By Sonya Fatah
Mar 11, 2013
I've tried to imagine myself an elected member of parliament in Pakistan. How would I react upon hearing news about the Karachi and Quetta blasts targeting the Shia community? Would I be desensitized by the will of the majority? Or would I be horrified, angry, and demand that government act to prevent future attacks and punish those who are responsible for attacking the few remnants of diversity that remain on our soil? From my vantage point - the imagination - I'm confident I'd go the latter route.
When a bomb went off in Abbas town on Sunday ripping through a residential neighbourhood, blowing apart the front of a building housing mostly Shias, it burst into the routine calm of evening Chaat hawkers, neighbours engaged in leisurely chit-chat and children playing on the streets. A blood drive was underway to feed life back into those who had survived the attack and were stretched out on hospital beds. Despite a city teeming with people - at least 14 million, they say - there weren't enough folks to donate blood. Odd. In February, 175 people died in two blasts in Quetta that targeted the Shia community. There, too, blood was urgently needed.
There have been a string of critiques of the state's response to the increasing number of sectarian attacks in Pakistan. Obviously, this isn't something authorities want to hear.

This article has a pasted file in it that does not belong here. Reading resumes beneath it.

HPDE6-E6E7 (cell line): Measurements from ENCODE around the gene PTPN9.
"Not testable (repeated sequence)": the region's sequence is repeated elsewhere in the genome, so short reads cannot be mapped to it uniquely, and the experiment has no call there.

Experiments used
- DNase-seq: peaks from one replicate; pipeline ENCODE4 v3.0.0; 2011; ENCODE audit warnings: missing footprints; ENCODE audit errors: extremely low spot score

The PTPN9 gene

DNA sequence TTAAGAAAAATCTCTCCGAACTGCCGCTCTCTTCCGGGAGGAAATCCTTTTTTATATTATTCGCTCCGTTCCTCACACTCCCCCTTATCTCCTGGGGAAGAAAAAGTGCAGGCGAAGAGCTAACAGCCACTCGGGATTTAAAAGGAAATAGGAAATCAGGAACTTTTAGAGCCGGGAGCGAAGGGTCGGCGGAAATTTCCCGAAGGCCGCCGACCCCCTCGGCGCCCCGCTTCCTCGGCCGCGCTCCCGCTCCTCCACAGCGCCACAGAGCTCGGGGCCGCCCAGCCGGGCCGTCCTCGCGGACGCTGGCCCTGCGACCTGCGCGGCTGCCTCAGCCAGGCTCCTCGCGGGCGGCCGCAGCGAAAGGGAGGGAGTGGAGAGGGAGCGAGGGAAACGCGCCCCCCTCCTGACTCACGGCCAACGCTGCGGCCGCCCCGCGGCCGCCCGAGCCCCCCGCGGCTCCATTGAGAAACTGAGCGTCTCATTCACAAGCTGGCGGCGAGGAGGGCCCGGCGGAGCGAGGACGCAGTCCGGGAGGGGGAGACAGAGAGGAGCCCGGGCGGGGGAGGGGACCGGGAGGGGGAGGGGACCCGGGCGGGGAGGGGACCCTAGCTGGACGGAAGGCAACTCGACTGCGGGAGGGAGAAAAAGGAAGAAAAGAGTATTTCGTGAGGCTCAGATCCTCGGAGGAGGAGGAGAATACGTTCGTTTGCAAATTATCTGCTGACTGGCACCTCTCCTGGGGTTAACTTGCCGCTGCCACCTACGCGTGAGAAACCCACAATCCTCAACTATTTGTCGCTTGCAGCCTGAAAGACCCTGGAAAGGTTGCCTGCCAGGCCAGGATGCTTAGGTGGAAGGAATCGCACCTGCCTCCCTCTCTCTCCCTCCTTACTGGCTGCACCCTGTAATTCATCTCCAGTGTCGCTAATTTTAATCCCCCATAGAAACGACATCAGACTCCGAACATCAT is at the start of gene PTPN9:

During the 1000th incarnation of military rule in Pakistan, General Musharraf started this obsessive drive to develop the 'soft image' of Pakistan to combat the pornography of violence that had set into the global imagination about Pakistan. To be fair, some work along the lines of 'Incredible India' was the need of the hour.
Sadly, the effort didn't work. Today - thanks in large part to the criminal atrocities mentioned above - if you asked folks to conjure up an image of Pakistan, you could bet top dollar that most renditions will show a bearded man, a veiled woman and a bomb. For colour, add an ISI safe house, a raving anti-American public, a colourless place, a heartless anti-Indian society. OK, for a tad element of exotica, Imran Khan and Hina Rabbani Khar.
Hence, to police 'soft-imaging', a veritable army of watch-keepers will haul you up if you dare criticize the state or worse yet, its loving military. Ali Dayan Hasan, Pakistan's representative for Human Rights Watch, a US based human rights NGO, has elaborated upon the state's failure to protect its minorities. In response, mainstream media outlets have virtually labelled Hasan an American agent, and, among a host of accusations, added that he is responsible for inciting sectarian violence. This, of course, is nonsense. As George Orwell penned it: "The further a society drifts from the truth, the more it will hate those that speak it."
You can't really be too troubled with creating a soft image when week after week members of a largish minority community are being targeted in such numbers and with such violent means. Some introspection is the actual need of the hour, and some real action, post that.
Yet, all is not hopeless. Karachi was shut down in protest the day after the Abbas Town bombings. In the beautiful Astore Valley in northern Pakistan, also racked by anti-Shia violence, 19 bullet-ridden bodies were dumped by the roadside as militants attacked a convoy of three buses carrying both Sunnis and Shias. The Sunnis on board refused to name the Shias and in standing resolute before an armed militia were amongst the 19 murdered. It's merely a vignette of hope; we'll need many more of them.
Sonya Fatah is a Pakistani journalist based in New Delhi